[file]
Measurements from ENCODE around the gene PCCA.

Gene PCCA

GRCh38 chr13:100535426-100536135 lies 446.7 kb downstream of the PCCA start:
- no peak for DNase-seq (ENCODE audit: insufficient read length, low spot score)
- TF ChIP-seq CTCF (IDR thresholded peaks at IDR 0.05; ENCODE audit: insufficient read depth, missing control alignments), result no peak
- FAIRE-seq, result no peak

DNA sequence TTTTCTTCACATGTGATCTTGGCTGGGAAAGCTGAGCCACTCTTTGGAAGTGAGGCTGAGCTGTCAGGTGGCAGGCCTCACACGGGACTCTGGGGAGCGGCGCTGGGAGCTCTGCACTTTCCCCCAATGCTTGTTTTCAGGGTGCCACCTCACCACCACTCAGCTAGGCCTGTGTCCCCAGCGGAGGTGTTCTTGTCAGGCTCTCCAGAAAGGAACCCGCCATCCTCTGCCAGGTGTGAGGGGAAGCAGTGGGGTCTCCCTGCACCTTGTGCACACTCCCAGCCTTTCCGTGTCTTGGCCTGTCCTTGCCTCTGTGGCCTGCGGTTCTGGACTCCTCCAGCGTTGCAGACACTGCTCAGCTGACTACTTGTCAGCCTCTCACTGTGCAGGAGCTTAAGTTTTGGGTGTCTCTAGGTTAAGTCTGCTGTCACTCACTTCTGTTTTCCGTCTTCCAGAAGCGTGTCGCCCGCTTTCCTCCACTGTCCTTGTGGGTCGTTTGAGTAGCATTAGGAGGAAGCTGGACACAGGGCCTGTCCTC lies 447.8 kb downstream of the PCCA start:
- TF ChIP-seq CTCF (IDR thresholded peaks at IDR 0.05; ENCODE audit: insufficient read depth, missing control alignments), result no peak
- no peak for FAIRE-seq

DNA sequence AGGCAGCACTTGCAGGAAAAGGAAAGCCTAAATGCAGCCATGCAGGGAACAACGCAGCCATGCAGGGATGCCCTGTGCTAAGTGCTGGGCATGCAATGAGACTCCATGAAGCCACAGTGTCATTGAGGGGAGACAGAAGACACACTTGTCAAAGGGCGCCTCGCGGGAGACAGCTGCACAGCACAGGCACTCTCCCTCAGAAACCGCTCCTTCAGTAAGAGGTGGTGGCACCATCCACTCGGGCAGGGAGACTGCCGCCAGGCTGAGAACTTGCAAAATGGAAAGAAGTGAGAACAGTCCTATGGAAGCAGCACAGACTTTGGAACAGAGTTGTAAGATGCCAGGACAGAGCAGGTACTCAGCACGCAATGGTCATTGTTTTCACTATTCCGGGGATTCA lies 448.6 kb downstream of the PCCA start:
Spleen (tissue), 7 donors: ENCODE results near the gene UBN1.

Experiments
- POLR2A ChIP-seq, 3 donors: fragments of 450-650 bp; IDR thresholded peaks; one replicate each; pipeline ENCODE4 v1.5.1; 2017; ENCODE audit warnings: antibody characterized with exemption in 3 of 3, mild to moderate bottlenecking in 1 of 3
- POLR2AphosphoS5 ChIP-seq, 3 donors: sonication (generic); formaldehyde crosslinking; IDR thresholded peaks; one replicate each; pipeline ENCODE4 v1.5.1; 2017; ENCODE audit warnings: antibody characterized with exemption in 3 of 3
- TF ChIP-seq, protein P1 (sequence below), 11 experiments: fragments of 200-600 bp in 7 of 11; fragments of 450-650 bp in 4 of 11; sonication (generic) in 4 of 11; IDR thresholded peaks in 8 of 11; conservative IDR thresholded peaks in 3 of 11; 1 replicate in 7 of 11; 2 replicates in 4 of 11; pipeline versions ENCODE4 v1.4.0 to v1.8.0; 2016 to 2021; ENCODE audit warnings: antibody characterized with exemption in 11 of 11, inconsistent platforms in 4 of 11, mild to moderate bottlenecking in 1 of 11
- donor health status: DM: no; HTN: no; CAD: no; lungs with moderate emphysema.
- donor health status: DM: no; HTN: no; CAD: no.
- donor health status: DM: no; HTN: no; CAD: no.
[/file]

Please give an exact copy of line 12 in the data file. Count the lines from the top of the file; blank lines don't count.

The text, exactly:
Experiments